Wash these dough balls very thoroughly. You don't normally want rubbery seitan, but if you can recall the texture of prosciutto, it is very tough and chewy, which is why it's always sliced so thin. I didn't let my water go completely clear, but it was barely hazy.

If you're new to washing flour, check out my step-by-step tutorial here.

6

Once washed, drain your dough balls for about 20-30 minutes. Wring them out to remove as much excess water as possible. Pop your "fatty" dough ball into a food processor and add the dry seasonings. Blitz until it's all incorporated. Alternatively, you can use a knife or kitchen scissors to cut the seasoning into the dough. Let it rest and move onto the the "meaty" dough ball.

7

Remove the bay leaves and thyme stems from the cooled seasoning paste. Add it to the food processor (or cut in seasonings by hand) along with the red dough ball and the dry seasonings for the "meaty" bit. Process and let it rest.

8

I found it's easiest to begin making my layers of red and white while the gluten is still soft and not stretchy yet. I use a little more red than white for each layer, spreading them out as much as possible until both are used up. Let the dough rest this way for about an hour.

9

How intricate you get with the layers is up to you. After an hour of resting, my gluten felt stronger, but still a little too weak to stretch very far without breaking. I folded it in half and let it rest again. After about another hour it seemed pretty stretchy, but I folded it again and let it rest even more.

10

Once your dough is strong enough to stretch and you're happy with the layers, get your steaming apparatus ready. Wrap your dough pretty tight like a sausage, twisting at the ends, (I used foil, but if you don't like to use that you can use parchment paper and then foil, or cheesecloth) but press down to flatten it out a bit to make it easier to slice.

11

Steam it for about an hour. It should feel firm when it's done. I usually leave it sitting in the steamer until it comes to room temperature, and then store it in the fridge (still wrapped) overnight.

12

The next day, slice your prosciutto as thinly as possible. You will find it to be rubbery if you leave it too thick. I am fortunate enough to have a slicer, but this will slice well with a mandoline, also. Or if you have mad knife skills, more power to you!

13

Brush each slice with a little bit of oil. I like olive oil but it does impart a strong flavor, so use any you prefer. It will add a glossy finish that's perfect for your charcuterie board, and will also help it crisp around the edges if wrapping around asparagus, or topping on a pizza. Make the bonus infused oil recipe for an even stronger flavor punch!

*I noticed on recent experimentations with washing flour that either it's me, or my measuring cups, (or both), but when I dip that cup into the flour and sweep to level it off, I most often get close to 150g, instead of the standard flour cup weight of 125g. I am still using the standard 1 cup water/240mL.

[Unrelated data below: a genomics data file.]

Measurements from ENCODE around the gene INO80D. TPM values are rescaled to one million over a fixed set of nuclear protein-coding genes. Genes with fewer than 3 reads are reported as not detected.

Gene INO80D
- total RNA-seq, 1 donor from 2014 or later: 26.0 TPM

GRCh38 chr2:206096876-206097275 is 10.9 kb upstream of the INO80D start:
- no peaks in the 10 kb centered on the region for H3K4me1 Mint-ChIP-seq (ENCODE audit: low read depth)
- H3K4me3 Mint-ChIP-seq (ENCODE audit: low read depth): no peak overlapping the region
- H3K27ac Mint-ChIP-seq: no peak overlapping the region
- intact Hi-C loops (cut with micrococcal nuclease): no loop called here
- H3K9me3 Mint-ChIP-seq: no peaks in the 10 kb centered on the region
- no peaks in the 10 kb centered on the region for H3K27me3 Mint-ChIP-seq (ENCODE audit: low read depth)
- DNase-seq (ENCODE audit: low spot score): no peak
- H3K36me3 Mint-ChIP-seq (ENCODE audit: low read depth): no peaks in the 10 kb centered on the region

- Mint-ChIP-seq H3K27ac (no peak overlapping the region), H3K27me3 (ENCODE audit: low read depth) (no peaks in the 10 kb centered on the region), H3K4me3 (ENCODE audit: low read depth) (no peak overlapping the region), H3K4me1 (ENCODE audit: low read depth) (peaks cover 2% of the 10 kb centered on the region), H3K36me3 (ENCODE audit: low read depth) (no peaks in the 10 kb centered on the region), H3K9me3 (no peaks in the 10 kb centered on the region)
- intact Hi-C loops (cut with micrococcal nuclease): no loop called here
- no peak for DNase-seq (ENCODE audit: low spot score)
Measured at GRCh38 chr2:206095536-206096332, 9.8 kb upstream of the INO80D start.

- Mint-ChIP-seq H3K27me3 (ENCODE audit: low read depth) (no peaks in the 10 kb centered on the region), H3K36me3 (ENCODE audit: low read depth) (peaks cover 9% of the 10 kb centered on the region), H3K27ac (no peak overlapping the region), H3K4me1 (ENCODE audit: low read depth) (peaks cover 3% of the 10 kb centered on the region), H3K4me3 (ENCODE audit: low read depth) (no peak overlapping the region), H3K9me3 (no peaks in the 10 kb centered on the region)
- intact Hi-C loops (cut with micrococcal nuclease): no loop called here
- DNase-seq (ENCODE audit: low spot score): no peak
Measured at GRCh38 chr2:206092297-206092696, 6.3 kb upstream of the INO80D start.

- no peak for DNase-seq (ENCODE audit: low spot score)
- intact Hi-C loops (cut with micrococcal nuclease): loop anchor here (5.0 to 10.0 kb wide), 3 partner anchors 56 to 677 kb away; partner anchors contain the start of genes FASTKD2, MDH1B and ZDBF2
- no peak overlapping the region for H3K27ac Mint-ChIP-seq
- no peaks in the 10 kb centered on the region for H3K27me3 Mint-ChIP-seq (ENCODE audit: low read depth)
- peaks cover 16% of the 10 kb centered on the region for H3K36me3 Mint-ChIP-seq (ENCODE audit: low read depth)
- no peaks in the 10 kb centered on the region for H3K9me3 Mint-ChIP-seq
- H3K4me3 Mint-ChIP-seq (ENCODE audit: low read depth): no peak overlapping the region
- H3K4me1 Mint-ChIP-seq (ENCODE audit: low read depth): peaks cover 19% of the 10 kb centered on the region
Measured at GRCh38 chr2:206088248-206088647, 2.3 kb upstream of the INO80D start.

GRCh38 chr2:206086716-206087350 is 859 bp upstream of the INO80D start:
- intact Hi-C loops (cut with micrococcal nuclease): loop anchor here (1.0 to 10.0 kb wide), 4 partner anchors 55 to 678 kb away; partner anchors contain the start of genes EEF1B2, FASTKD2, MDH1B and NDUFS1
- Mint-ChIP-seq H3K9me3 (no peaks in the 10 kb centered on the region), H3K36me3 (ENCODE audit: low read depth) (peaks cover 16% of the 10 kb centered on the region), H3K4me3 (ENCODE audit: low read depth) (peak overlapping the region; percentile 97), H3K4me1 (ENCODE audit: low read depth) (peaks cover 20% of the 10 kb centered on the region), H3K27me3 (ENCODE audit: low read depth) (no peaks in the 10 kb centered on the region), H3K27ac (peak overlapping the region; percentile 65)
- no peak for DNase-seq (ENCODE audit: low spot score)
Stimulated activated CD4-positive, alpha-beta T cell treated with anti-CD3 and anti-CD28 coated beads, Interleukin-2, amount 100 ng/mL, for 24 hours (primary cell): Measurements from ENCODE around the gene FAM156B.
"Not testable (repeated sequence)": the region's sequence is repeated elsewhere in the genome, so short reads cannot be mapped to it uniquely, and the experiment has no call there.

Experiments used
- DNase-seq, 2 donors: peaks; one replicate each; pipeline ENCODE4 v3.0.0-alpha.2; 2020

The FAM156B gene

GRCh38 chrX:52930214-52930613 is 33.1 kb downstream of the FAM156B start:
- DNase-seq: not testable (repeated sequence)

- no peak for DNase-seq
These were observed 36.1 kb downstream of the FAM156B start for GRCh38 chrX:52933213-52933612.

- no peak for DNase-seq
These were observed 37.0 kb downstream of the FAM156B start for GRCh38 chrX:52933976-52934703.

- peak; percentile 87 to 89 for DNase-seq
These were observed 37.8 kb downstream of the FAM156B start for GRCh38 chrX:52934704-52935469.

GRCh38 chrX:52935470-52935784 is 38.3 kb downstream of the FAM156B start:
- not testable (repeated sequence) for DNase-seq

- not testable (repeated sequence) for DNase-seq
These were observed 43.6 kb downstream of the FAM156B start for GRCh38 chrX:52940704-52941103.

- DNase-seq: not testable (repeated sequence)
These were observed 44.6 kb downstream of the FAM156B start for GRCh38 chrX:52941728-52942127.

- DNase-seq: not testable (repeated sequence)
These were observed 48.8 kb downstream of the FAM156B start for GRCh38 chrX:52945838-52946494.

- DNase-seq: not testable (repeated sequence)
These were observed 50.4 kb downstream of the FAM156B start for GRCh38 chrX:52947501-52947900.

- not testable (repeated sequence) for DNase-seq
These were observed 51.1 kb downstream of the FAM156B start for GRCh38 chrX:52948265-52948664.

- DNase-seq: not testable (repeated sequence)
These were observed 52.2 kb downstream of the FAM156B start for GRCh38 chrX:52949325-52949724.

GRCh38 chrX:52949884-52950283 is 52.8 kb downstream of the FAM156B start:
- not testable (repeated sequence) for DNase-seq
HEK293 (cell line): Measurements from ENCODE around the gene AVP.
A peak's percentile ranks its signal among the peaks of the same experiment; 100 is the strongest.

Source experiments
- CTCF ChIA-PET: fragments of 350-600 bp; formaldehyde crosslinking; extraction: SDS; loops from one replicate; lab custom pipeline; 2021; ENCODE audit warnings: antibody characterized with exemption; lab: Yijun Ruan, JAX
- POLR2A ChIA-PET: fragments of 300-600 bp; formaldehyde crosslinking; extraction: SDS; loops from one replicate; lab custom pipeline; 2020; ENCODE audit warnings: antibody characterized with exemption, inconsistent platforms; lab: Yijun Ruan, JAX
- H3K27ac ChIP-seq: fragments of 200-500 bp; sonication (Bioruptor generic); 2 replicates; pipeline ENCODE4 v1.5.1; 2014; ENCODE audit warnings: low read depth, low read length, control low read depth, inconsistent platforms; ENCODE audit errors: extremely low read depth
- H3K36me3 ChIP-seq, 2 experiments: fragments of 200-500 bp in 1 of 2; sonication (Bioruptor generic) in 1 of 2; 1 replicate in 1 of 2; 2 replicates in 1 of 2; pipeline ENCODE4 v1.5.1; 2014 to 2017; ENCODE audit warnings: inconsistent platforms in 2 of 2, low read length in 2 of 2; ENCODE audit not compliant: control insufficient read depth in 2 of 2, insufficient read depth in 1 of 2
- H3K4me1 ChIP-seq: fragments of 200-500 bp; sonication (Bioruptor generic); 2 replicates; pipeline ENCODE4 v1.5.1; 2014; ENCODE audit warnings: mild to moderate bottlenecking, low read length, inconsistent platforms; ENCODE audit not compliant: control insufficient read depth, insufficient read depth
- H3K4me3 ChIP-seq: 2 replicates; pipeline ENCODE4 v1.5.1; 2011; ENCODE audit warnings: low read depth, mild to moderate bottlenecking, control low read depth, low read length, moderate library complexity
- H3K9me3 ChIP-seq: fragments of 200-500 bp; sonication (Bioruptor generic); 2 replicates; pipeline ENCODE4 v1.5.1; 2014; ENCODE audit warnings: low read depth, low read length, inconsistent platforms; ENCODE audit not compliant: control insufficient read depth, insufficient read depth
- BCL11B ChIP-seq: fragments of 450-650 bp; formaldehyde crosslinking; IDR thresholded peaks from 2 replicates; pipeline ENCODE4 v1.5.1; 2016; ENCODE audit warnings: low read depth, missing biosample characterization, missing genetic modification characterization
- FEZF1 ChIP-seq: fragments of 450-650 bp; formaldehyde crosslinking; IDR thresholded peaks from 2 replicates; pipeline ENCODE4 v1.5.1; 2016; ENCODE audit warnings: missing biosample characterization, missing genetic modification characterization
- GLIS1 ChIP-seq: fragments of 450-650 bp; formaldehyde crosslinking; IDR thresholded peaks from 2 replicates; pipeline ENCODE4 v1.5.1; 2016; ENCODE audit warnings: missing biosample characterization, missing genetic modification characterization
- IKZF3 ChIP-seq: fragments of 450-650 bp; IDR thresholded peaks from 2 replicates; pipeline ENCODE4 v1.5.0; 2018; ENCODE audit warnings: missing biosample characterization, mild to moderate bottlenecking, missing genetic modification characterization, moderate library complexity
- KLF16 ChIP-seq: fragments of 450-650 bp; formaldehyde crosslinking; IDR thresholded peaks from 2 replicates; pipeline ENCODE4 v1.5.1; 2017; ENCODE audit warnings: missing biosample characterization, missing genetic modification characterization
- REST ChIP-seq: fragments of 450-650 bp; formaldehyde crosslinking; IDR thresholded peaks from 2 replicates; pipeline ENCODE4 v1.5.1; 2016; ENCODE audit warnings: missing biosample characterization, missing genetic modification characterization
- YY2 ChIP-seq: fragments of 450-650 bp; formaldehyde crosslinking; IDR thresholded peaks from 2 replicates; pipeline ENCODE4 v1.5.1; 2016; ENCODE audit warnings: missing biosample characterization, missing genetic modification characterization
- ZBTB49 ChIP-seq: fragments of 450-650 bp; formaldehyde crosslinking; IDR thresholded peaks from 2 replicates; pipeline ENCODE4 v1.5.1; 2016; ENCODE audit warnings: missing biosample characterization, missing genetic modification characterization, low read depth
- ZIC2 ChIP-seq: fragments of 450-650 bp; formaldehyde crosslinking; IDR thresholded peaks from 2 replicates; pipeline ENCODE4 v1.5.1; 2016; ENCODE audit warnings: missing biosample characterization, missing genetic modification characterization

A note about the shallots - I tried mincing them first, but the pieces of skin stayed in tact and left little holes in my seitan. This didn’t affect the flavor, but using the grated shallot "pulp" made the consistency more even.

More Washed Flour Recipes

Vegan Deli-Style Ham | Washed Flour SeitanBy JenIf you're looking for a flavorful, yet simple recipe for ham from washed flour, look no further! No need to worry about achieving the perfect oven temperature, frying or making a broth, because this seitan is cooked by wrapping and steaming. Slices up perfectly for sandwiches, too!
Vegan Chicken Souvlaki | Washed Flour SeitanBy JenThis vegan chicken souvlaki is juicy, savory, and perfect to bring to any barbecue or potluck. I used washed flour seitan chicken as my base, but any chicken-style seitan should work well. If you do wash flour, you can save the starch to make flatbreads!
Vegan Prosciutto | Washed Flour SeitanBy JenThis vegan seitan prosciutto is just like I remember the real thing. It's salty, savory, and even a little bit funky. It's simple, yet elegant enough for your next charcuterie, or wrapped around your favorite fruits or veggies.
Washed Flour ChickenBy JenWhat could be easier than throwing everything into your slow cooker? I love to simmer like this for the best shreds, and it works awesome for cutlets or a roast, too. You can always add more seasoning to the dough, (especially if roasting) but this amount leaves the seitan "open" to be used as you would chicken in lots of dishes. Hang on to that broth cause it makes an amazing soup base or gravy!
1 2 3


Ingredients

Red Dough Ball (Meat)
 6 cups flour derived from wheat (900g)*I used bread flour which has 12.7% protein. If using flour with less than 12%, add another 1/2-1 cup. I do not recommend using flour with less than 10%.
 2-3 cups water
 a few drops of vegan red food dye, if usingRed 40 is inexpensive and vegan. Red yeast rice or beet root powder can be added to your dry seasoning instead.
White Dough Ball (Fat)